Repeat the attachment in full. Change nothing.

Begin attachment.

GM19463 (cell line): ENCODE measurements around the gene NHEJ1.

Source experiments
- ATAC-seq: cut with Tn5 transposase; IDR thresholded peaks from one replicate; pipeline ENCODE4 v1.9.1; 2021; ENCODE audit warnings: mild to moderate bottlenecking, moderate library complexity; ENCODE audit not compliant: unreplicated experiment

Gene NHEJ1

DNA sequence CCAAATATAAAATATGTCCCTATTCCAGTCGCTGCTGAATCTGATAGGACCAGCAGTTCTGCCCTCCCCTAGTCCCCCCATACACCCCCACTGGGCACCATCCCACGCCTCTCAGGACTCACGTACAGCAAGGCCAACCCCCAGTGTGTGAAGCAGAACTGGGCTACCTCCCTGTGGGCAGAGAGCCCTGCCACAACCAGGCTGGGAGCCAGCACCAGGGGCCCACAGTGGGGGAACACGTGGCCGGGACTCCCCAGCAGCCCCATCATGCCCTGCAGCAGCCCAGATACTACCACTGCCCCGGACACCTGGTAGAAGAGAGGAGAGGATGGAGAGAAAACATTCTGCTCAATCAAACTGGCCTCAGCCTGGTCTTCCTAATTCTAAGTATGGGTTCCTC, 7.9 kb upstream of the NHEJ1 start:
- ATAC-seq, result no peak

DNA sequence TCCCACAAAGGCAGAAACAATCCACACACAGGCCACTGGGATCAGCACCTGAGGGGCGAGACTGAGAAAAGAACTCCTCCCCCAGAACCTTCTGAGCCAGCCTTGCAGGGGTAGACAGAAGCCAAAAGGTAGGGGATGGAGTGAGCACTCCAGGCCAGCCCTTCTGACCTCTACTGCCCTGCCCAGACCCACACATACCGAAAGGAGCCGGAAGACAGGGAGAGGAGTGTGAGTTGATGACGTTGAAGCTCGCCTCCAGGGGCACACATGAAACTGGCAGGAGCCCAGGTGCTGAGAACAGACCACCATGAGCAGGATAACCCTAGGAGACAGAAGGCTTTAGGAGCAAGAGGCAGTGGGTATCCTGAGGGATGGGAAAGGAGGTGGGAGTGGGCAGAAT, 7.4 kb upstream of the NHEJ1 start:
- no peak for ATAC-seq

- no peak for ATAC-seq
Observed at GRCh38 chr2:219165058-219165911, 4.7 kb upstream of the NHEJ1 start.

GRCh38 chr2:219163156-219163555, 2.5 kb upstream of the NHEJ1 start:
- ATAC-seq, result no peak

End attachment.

GM19463 (cell line): ENCODE measurements around the gene NHEJ1.

Source experiments
- ATAC-seq: cut with Tn5 transposase; IDR thresholded peaks from one replicate; pipeline ENCODE4 v1.9.1; 2021; ENCODE audit warnings: mild to moderate bottlenecking, moderate library complexity; ENCODE audit not compliant: unreplicated experiment

Gene NHEJ1

DNA sequence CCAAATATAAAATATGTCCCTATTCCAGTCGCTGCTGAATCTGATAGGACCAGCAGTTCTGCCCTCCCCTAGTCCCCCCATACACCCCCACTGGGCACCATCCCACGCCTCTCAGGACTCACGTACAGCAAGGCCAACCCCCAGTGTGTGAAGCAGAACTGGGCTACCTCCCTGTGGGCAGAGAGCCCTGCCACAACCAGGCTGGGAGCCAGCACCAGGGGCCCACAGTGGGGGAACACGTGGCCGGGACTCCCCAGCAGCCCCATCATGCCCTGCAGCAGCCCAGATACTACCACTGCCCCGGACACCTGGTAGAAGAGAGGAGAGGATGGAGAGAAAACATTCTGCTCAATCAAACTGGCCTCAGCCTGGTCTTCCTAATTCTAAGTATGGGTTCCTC, 7.9 kb upstream of the NHEJ1 start:
- ATAC-seq, result no peak

DNA sequence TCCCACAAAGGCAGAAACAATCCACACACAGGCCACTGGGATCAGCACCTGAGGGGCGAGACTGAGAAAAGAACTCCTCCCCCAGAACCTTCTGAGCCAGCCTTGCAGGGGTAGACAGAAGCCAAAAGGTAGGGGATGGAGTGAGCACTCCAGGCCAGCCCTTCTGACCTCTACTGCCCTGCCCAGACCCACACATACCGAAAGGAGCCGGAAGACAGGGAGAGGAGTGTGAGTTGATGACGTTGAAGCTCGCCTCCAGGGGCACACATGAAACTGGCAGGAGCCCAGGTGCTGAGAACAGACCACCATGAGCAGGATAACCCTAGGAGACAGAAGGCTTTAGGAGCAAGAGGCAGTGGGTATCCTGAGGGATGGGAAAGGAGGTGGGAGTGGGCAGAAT, 7.4 kb upstream of the NHEJ1 start:
- no peak for ATAC-seq

- no peak for ATAC-seq
Observed at GRCh38 chr2:219165058-219165911, 4.7 kb upstream of the NHEJ1 start.

GRCh38 chr2:219163156-219163555, 2.5 kb upstream of the NHEJ1 start:
- ATAC-seq, result no peak